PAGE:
NGC 2261 is a curious variable reflection nebula in Monoceros that's known as Hubble's Variable Nebula. It was discovered by William Herschel in 1783 and is illuminated by variable star R Monocerotis (R Mon). The nebula is unusual in that it changes shape over just a period of days and can vary by up to 2 magnitudes in brightness. The variations are believed to be due to periodic changes in the amount of dust surrounding R Mon, thus affecting the amount of light that reaches us. With an apparent magnitude of +9.0, it can be spotted with binoculars under dark skies.
The variability of R Mon (between magnitudes +10 and +12) was discovered at the Athens Observatory in 1861 but it wasn't until 1916 that Edwin Hubble realised that the nebula also changes in brightness. The variations are such that even on images taken days apart structural changes can be observed.
NGC 2261 was chosen as the "first light" photograph on January 26, 1949 for the 200-inch (5.1 m) Hale reflecting telescope under the direction of American astronomer Edwin Powell Hubble. At the time, the newly constructed Hale telescope was the largest telescope in the World and remained so until 1976.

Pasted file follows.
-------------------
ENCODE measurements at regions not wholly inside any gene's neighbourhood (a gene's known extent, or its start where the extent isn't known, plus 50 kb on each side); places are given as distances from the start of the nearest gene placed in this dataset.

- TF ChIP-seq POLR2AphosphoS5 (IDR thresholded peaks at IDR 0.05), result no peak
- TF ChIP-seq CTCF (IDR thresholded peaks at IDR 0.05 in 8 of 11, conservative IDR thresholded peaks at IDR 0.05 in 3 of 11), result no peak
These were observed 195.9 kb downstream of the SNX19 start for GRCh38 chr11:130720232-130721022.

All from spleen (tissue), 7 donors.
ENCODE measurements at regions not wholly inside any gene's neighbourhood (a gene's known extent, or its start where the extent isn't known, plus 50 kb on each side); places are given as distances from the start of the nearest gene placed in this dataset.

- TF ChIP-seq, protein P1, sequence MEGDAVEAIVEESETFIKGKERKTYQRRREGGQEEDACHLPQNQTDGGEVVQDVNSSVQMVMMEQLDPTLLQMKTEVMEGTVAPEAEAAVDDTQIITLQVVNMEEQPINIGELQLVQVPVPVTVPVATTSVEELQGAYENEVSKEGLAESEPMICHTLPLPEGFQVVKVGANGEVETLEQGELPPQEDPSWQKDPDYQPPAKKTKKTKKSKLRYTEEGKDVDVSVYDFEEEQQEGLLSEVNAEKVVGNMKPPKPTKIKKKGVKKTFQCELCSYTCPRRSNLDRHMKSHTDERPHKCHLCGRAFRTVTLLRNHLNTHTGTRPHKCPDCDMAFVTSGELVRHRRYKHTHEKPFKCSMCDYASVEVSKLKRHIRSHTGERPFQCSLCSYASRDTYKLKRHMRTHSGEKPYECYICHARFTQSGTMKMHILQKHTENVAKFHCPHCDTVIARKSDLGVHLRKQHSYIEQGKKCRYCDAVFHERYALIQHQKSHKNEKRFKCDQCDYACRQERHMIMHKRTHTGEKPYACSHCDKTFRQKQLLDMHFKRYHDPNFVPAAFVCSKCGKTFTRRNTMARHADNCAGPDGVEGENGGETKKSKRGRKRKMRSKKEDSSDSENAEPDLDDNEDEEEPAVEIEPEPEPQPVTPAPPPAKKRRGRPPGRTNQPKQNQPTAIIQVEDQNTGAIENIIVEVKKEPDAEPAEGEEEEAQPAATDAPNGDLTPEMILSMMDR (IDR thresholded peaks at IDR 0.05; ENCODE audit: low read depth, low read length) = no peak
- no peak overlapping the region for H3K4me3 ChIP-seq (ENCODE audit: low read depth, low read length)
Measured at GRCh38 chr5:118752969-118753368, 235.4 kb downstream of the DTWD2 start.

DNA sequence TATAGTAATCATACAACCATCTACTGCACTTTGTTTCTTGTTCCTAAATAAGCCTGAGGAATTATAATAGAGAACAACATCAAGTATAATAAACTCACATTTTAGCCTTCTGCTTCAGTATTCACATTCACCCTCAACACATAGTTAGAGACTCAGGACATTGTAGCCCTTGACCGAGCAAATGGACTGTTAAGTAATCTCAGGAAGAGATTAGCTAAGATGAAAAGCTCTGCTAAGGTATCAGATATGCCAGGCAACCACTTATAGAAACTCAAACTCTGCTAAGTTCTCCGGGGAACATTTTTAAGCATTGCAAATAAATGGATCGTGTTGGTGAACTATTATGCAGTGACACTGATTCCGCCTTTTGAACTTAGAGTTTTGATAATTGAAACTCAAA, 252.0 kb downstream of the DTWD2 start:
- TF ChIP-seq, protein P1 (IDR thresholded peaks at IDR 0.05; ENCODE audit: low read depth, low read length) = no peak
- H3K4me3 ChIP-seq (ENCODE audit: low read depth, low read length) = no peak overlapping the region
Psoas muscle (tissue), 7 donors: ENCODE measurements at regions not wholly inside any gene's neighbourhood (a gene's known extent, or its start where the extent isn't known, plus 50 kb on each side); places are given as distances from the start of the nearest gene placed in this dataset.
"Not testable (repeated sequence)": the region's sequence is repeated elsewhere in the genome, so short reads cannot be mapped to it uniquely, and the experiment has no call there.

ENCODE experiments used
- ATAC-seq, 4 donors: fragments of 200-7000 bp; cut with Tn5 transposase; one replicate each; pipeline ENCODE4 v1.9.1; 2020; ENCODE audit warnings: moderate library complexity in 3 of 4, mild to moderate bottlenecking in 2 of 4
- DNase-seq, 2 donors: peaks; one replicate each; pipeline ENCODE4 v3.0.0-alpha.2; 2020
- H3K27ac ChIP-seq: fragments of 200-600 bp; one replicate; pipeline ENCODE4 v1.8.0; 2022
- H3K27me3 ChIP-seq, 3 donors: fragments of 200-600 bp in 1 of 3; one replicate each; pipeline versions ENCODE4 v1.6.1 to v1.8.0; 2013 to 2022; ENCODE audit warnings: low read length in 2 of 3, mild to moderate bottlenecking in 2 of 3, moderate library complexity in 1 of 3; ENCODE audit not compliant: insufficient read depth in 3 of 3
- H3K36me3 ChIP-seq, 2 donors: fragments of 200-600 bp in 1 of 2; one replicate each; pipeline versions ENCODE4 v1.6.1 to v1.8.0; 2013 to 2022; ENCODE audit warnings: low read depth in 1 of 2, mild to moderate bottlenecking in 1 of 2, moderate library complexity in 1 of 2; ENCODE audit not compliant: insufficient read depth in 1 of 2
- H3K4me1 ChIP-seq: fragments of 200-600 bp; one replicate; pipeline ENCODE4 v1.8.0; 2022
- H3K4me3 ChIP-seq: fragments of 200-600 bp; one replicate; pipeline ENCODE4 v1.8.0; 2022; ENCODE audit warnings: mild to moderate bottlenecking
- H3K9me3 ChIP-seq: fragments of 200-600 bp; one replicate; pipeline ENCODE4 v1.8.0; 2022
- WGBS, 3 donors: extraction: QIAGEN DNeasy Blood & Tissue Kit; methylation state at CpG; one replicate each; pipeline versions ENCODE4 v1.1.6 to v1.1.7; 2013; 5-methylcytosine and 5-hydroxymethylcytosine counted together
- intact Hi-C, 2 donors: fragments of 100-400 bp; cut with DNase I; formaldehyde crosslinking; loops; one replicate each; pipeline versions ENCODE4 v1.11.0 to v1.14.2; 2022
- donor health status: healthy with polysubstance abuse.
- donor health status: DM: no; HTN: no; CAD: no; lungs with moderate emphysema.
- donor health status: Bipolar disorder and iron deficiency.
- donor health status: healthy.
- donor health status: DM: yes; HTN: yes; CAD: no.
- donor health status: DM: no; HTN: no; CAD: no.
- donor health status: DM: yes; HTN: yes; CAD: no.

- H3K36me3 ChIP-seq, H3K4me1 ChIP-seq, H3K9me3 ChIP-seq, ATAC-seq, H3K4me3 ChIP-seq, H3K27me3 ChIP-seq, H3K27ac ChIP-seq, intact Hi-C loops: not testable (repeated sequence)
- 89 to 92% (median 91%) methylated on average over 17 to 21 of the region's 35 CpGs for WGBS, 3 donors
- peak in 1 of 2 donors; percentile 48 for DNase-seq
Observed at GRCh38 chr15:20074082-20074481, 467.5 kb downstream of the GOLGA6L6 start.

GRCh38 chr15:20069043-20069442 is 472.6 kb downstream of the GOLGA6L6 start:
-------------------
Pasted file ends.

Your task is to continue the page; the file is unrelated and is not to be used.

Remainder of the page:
It's easy to locate the general area of sky surrounding NGC 2261 as its just 10 degrees east and a little north of brilliant red supergiant Betelgeuse (α Ori - mag. +0.42v) the second brightest star in spectacular Orion. The nebula itself is positioned about a degree north of the midway point of an imaginary line connecting stars 13 Mon (mag. +4.5) and 17 Mon (mag. +4.8). Positioned less than 2 degrees northeast of NCG 2261 is naked eye open cluster NGC 2264 (mag. +3.9). Surrounding this cluster is a great cloud of faint nebulosity.
At 9th magnitude, Hubble's Variable Nebula is visible with binoculars albeit faintly. A plus point for the nebula is that it has a high surface brightness - unusual for refection nebulae - and therefore can be well seen with small/medium telescopes. Through a 100mm (4-inch) refractor the southern tip appears like a slightly out of focus bright star. Here lies R Mon but the star itself is difficult to observe since it tends to be lost in the nebulosity. The nebula fans away from the star looking somewhat like a comet. At magnification 100x it appears mostly smooth but on closer inspection some mottling can be seen. A larger 200mm (8-inch) scope enhances the view revealing more twists and knots with large amateur scopes hinting at a bluish haze.
It total, Hubble's Variable Nebula covers 3 x 1 arc minutes of apparent sky and is estimated to lie 2,500 light-years distant. It's best seen during the months of December, January and February.
C46 Data Table
|Hubble's Variable Nebula
|Variable Reflection Nebula
|06h 39m 10s
|08h 44m 39s
|Apparent Size (arc mins)
|3 x 1